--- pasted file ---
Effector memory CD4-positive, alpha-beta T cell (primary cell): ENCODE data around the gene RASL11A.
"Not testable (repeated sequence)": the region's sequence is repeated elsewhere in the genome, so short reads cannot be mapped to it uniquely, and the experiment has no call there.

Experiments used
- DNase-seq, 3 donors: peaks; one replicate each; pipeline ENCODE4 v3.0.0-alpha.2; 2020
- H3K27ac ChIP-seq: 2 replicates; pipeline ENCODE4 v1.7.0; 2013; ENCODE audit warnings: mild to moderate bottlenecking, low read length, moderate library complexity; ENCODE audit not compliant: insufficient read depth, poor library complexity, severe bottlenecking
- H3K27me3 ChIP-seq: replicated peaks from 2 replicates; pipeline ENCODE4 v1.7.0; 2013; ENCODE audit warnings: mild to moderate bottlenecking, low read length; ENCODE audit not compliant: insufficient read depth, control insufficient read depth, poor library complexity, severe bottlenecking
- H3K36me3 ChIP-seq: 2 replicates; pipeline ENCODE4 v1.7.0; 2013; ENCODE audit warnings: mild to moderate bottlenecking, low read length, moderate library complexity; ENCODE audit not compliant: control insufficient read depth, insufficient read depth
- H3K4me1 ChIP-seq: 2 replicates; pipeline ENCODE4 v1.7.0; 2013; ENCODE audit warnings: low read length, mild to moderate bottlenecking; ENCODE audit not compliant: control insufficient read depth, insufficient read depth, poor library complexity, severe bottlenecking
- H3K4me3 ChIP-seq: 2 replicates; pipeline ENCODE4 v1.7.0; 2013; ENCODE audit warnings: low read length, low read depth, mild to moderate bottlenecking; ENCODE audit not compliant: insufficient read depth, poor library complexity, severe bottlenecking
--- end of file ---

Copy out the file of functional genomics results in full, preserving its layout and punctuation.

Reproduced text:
Effector memory CD4-positive, alpha-beta T cell (primary cell): ENCODE data around the gene RASL11A.
"Not testable (repeated sequence)": the region's sequence is repeated elsewhere in the genome, so short reads cannot be mapped to it uniquely, and the experiment has no call there.

Experiments used
- DNase-seq, 3 donors: peaks; one replicate each; pipeline ENCODE4 v3.0.0-alpha.2; 2020
- H3K27ac ChIP-seq: 2 replicates; pipeline ENCODE4 v1.7.0; 2013; ENCODE audit warnings: mild to moderate bottlenecking, low read length, moderate library complexity; ENCODE audit not compliant: insufficient read depth, poor library complexity, severe bottlenecking
- H3K27me3 ChIP-seq: replicated peaks from 2 replicates; pipeline ENCODE4 v1.7.0; 2013; ENCODE audit warnings: mild to moderate bottlenecking, low read length; ENCODE audit not compliant: insufficient read depth, control insufficient read depth, poor library complexity, severe bottlenecking
- H3K36me3 ChIP-seq: 2 replicates; pipeline ENCODE4 v1.7.0; 2013; ENCODE audit warnings: mild to moderate bottlenecking, low read length, moderate library complexity; ENCODE audit not compliant: control insufficient read depth, insufficient read depth
- H3K4me1 ChIP-seq: 2 replicates; pipeline ENCODE4 v1.7.0; 2013; ENCODE audit warnings: low read length, mild to moderate bottlenecking; ENCODE audit not compliant: control insufficient read depth, insufficient read depth, poor library complexity, severe bottlenecking
- H3K4me3 ChIP-seq: 2 replicates; pipeline ENCODE4 v1.7.0; 2013; ENCODE audit warnings: low read length, low read depth, mild to moderate bottlenecking; ENCODE audit not compliant: insufficient read depth, poor library complexity, severe bottlenecking